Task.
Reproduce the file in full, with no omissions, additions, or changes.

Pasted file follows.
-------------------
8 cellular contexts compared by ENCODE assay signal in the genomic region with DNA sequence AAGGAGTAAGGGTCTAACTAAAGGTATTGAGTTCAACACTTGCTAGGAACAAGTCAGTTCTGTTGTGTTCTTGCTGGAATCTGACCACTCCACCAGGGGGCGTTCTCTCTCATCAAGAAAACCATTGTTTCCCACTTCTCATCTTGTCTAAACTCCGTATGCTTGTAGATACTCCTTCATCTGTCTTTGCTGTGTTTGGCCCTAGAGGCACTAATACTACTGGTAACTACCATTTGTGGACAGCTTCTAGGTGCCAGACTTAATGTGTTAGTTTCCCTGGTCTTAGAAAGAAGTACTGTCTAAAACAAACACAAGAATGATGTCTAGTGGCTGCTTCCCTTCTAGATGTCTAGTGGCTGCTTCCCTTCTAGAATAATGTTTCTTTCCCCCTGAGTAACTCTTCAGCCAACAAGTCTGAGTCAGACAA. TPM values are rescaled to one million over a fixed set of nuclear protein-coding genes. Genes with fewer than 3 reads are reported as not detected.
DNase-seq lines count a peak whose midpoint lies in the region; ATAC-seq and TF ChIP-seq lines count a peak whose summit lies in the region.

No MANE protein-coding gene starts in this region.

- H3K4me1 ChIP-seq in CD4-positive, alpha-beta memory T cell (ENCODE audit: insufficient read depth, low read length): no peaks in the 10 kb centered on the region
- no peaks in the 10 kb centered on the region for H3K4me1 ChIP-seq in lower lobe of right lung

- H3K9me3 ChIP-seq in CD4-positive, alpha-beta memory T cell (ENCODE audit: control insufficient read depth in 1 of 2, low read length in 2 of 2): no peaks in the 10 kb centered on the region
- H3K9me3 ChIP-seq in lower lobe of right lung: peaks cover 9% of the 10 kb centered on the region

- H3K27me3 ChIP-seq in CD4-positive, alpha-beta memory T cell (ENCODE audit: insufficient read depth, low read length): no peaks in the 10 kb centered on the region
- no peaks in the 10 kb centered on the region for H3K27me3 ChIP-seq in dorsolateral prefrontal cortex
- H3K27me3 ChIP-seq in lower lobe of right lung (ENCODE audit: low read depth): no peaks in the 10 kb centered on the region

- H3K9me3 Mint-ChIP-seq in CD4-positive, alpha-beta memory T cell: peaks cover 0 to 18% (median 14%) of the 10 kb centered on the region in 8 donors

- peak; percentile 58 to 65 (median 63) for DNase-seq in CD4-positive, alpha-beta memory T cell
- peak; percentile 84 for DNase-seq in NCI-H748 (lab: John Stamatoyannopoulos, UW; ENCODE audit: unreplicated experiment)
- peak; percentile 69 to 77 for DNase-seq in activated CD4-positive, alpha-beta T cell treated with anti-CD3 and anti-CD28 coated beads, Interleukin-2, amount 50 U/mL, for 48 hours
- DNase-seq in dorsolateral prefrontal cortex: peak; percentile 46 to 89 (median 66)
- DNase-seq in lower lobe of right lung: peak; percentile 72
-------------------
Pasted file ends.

8 cellular contexts compared by ENCODE assay signal in the genomic region with DNA sequence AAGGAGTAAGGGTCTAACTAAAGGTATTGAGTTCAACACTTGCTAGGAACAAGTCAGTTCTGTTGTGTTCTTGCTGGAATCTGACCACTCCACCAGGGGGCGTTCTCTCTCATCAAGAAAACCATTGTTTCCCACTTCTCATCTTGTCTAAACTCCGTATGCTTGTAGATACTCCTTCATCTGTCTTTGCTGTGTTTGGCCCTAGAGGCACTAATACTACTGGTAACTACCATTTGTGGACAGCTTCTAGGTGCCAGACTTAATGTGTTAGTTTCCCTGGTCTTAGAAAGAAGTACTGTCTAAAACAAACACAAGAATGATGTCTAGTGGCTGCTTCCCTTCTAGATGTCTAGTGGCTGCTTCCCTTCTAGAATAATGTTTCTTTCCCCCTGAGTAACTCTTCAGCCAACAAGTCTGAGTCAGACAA. TPM values are rescaled to one million over a fixed set of nuclear protein-coding genes. Genes with fewer than 3 reads are reported as not detected.
DNase-seq lines count a peak whose midpoint lies in the region; ATAC-seq and TF ChIP-seq lines count a peak whose summit lies in the region.

No MANE protein-coding gene starts in this region.

- H3K4me1 ChIP-seq in CD4-positive, alpha-beta memory T cell (ENCODE audit: insufficient read depth, low read length): no peaks in the 10 kb centered on the region
- no peaks in the 10 kb centered on the region for H3K4me1 ChIP-seq in lower lobe of right lung

- H3K9me3 ChIP-seq in CD4-positive, alpha-beta memory T cell (ENCODE audit: control insufficient read depth in 1 of 2, low read length in 2 of 2): no peaks in the 10 kb centered on the region
- H3K9me3 ChIP-seq in lower lobe of right lung: peaks cover 9% of the 10 kb centered on the region

- H3K27me3 ChIP-seq in CD4-positive, alpha-beta memory T cell (ENCODE audit: insufficient read depth, low read length): no peaks in the 10 kb centered on the region
- no peaks in the 10 kb centered on the region for H3K27me3 ChIP-seq in dorsolateral prefrontal cortex
- H3K27me3 ChIP-seq in lower lobe of right lung (ENCODE audit: low read depth): no peaks in the 10 kb centered on the region

- H3K9me3 Mint-ChIP-seq in CD4-positive, alpha-beta memory T cell: peaks cover 0 to 18% (median 14%) of the 10 kb centered on the region in 8 donors

- peak; percentile 58 to 65 (median 63) for DNase-seq in CD4-positive, alpha-beta memory T cell
- peak; percentile 84 for DNase-seq in NCI-H748 (lab: John Stamatoyannopoulos, UW; ENCODE audit: unreplicated experiment)
- peak; percentile 69 to 77 for DNase-seq in activated CD4-positive, alpha-beta T cell treated with anti-CD3 and anti-CD28 coated beads, Interleukin-2, amount 50 U/mL, for 48 hours
- DNase-seq in dorsolateral prefrontal cortex: peak; percentile 46 to 89 (median 66)
- DNase-seq in lower lobe of right lung: peak; percentile 72